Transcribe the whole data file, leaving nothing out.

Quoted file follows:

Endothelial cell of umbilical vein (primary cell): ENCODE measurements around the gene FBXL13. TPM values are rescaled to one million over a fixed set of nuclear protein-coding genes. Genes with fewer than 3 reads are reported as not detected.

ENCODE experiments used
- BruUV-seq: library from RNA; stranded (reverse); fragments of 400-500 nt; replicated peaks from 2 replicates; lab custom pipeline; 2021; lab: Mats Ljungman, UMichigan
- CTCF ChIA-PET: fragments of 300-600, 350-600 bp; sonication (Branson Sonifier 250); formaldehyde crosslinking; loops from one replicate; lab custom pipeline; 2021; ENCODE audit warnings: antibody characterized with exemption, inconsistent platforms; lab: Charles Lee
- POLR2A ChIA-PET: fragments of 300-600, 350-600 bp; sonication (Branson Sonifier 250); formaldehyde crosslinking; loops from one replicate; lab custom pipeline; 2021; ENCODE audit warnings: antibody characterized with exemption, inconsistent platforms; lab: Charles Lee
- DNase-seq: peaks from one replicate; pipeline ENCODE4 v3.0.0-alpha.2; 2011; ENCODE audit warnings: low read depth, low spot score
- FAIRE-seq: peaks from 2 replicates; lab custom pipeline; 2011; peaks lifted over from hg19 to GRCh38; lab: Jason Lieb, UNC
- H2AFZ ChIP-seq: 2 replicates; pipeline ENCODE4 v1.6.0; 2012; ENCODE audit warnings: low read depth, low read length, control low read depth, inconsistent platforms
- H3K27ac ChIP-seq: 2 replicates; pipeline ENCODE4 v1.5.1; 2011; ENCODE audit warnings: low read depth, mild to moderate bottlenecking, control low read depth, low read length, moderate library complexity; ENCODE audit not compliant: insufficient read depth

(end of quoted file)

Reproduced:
Endothelial cell of umbilical vein (primary cell): ENCODE measurements around the gene FBXL13. TPM values are rescaled to one million over a fixed set of nuclear protein-coding genes. Genes with fewer than 3 reads are reported as not detected.

ENCODE experiments used
- BruUV-seq: library from RNA; stranded (reverse); fragments of 400-500 nt; replicated peaks from 2 replicates; lab custom pipeline; 2021; lab: Mats Ljungman, UMichigan
- CTCF ChIA-PET: fragments of 300-600, 350-600 bp; sonication (Branson Sonifier 250); formaldehyde crosslinking; loops from one replicate; lab custom pipeline; 2021; ENCODE audit warnings: antibody characterized with exemption, inconsistent platforms; lab: Charles Lee
- POLR2A ChIA-PET: fragments of 300-600, 350-600 bp; sonication (Branson Sonifier 250); formaldehyde crosslinking; loops from one replicate; lab custom pipeline; 2021; ENCODE audit warnings: antibody characterized with exemption, inconsistent platforms; lab: Charles Lee
- DNase-seq: peaks from one replicate; pipeline ENCODE4 v3.0.0-alpha.2; 2011; ENCODE audit warnings: low read depth, low spot score
- FAIRE-seq: peaks from 2 replicates; lab custom pipeline; 2011; peaks lifted over from hg19 to GRCh38; lab: Jason Lieb, UNC
- H2AFZ ChIP-seq: 2 replicates; pipeline ENCODE4 v1.6.0; 2012; ENCODE audit warnings: low read depth, low read length, control low read depth, inconsistent platforms
- H3K27ac ChIP-seq: 2 replicates; pipeline ENCODE4 v1.5.1; 2011; ENCODE audit warnings: low read depth, mild to moderate bottlenecking, control low read depth, low read length, moderate library complexity; ENCODE audit not compliant: insufficient read depth